Background. Interprofessional work characterises contemporary medical practice, and teaching interprofessional practice is a developing educational priority in which best practice is not yet established. Method. The authors developed an interprofessional case for medical, nursing and allied health students on routine clinical placements in rural Australia. Students spent an intensive week following an Indigenous case of stroke. Using problem-based-learning methodology to identify and research learning issues, students were encouraged to place the patient at the centre of discussion, to identify and value discipline-specific skills, and to grasp holistic shared care. Results. In this context, understanding of the benefit of interprofessional teams developed rapidly and to a sophisticated level. Since the teaching took place as part of routine clinical placement, it did not add to curriculum hours, student learning outcomes or assessment load. Conclusions. The authors conclude the PBL approach involving multiple disciplines is a cost-effective way to prepare pre-graduates for interprofessional practice. [Author abstract]Notes: Refereed article. Includes bibliographical references.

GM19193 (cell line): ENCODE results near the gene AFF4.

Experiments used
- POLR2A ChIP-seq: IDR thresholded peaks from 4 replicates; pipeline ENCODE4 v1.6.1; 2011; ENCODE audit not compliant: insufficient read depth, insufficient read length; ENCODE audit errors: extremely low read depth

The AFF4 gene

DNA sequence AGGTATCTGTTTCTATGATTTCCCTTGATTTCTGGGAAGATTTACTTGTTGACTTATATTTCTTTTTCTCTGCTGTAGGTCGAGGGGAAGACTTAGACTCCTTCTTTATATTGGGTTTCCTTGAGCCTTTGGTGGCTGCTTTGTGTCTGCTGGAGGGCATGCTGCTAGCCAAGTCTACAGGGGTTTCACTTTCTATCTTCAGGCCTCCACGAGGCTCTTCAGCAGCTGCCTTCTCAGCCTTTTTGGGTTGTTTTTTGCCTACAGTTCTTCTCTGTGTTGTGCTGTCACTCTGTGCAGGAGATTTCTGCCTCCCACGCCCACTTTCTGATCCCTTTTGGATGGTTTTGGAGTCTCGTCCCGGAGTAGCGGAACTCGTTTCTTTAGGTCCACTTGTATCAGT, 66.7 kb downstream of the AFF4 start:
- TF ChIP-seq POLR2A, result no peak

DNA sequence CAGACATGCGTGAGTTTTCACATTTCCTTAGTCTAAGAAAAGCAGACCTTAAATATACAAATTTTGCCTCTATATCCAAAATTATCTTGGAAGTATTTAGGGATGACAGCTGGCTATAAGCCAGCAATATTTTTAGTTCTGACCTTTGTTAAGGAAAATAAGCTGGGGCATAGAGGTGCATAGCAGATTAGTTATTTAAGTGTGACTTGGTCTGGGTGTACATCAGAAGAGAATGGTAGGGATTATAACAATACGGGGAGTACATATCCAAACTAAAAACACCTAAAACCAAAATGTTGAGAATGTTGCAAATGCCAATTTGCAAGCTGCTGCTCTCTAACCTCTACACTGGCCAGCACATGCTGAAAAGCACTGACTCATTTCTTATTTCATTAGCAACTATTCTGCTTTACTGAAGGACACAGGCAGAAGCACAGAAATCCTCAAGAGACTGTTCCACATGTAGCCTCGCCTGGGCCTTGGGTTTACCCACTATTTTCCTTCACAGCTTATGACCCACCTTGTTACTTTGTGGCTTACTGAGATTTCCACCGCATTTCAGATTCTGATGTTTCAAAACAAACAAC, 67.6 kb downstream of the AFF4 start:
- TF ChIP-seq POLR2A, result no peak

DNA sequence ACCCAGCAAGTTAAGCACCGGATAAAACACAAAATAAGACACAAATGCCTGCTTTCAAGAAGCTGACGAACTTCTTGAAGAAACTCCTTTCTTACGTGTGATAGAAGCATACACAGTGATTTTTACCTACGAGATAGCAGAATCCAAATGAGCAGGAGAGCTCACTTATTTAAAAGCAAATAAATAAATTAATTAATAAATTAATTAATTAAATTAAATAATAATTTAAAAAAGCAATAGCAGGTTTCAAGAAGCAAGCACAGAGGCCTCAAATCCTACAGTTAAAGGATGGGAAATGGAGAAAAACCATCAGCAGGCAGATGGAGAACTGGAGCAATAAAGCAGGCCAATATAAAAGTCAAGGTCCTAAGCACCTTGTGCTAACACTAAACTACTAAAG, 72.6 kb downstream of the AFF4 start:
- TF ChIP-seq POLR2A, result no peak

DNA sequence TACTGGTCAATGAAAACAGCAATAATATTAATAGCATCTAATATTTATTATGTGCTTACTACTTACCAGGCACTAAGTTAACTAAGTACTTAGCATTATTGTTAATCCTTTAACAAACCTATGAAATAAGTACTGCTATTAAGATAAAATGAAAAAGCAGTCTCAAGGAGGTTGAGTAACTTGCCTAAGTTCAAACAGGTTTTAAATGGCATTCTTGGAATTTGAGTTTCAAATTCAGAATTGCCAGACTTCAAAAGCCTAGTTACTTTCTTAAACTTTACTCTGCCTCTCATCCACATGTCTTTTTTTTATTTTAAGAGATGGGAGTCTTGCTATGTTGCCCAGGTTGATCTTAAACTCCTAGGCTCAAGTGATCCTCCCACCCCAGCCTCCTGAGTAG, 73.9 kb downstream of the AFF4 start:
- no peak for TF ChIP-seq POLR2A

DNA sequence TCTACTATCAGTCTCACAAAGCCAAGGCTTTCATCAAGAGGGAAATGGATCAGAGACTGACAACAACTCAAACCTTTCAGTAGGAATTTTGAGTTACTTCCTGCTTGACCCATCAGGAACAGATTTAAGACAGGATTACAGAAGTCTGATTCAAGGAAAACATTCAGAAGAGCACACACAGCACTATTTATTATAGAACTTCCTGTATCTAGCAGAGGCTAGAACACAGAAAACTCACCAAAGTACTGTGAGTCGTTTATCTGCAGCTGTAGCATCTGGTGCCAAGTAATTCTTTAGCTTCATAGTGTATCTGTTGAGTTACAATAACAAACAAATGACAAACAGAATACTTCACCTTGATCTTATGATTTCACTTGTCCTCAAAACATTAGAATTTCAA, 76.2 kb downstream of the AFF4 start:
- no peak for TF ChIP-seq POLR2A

|Journal||Focus on health professional education : a multi-disciplinary journal|
|Publication status||Published - 2009|